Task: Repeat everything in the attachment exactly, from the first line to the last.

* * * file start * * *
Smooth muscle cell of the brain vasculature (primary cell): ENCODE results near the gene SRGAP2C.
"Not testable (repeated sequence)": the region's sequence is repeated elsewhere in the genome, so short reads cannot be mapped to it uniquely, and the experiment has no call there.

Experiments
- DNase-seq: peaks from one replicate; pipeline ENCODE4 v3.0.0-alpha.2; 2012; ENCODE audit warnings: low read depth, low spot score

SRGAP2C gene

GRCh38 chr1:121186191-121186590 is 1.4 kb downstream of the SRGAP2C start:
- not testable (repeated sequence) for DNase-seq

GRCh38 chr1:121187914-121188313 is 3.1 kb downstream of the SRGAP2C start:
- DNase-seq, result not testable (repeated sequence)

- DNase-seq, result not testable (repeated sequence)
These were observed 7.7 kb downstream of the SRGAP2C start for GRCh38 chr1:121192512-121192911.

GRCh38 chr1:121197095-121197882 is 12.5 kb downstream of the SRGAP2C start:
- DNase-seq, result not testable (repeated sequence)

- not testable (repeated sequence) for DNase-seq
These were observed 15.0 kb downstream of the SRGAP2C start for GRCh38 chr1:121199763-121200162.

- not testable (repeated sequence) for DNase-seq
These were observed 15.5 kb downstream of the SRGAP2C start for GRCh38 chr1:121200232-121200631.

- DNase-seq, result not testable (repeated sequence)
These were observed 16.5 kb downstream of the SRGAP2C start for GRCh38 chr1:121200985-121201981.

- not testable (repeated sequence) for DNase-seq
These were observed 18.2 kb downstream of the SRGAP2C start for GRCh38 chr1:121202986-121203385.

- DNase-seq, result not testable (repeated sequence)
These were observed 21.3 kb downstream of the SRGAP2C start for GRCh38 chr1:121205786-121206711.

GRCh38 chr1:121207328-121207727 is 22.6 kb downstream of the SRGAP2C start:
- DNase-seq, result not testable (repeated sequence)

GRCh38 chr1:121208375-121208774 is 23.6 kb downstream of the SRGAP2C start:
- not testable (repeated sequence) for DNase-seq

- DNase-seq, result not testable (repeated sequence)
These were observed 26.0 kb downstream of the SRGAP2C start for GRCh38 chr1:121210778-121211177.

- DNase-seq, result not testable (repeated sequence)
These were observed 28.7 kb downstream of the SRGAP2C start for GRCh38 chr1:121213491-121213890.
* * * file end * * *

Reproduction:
Smooth muscle cell of the brain vasculature (primary cell): ENCODE results near the gene SRGAP2C.
"Not testable (repeated sequence)": the region's sequence is repeated elsewhere in the genome, so short reads cannot be mapped to it uniquely, and the experiment has no call there.

Experiments
- DNase-seq: peaks from one replicate; pipeline ENCODE4 v3.0.0-alpha.2; 2012; ENCODE audit warnings: low read depth, low spot score

SRGAP2C gene

GRCh38 chr1:121186191-121186590 is 1.4 kb downstream of the SRGAP2C start:
- not testable (repeated sequence) for DNase-seq

GRCh38 chr1:121187914-121188313 is 3.1 kb downstream of the SRGAP2C start:
- DNase-seq, result not testable (repeated sequence)

- DNase-seq, result not testable (repeated sequence)
These were observed 7.7 kb downstream of the SRGAP2C start for GRCh38 chr1:121192512-121192911.

GRCh38 chr1:121197095-121197882 is 12.5 kb downstream of the SRGAP2C start:
- DNase-seq, result not testable (repeated sequence)

- not testable (repeated sequence) for DNase-seq
These were observed 15.0 kb downstream of the SRGAP2C start for GRCh38 chr1:121199763-121200162.

- not testable (repeated sequence) for DNase-seq
These were observed 15.5 kb downstream of the SRGAP2C start for GRCh38 chr1:121200232-121200631.

- DNase-seq, result not testable (repeated sequence)
These were observed 16.5 kb downstream of the SRGAP2C start for GRCh38 chr1:121200985-121201981.

- not testable (repeated sequence) for DNase-seq
These were observed 18.2 kb downstream of the SRGAP2C start for GRCh38 chr1:121202986-121203385.

- DNase-seq, result not testable (repeated sequence)
These were observed 21.3 kb downstream of the SRGAP2C start for GRCh38 chr1:121205786-121206711.

GRCh38 chr1:121207328-121207727 is 22.6 kb downstream of the SRGAP2C start:
- DNase-seq, result not testable (repeated sequence)

GRCh38 chr1:121208375-121208774 is 23.6 kb downstream of the SRGAP2C start:
- not testable (repeated sequence) for DNase-seq

- DNase-seq, result not testable (repeated sequence)
These were observed 26.0 kb downstream of the SRGAP2C start for GRCh38 chr1:121210778-121211177.

- DNase-seq, result not testable (repeated sequence)
These were observed 28.7 kb downstream of the SRGAP2C start for GRCh38 chr1:121213491-121213890.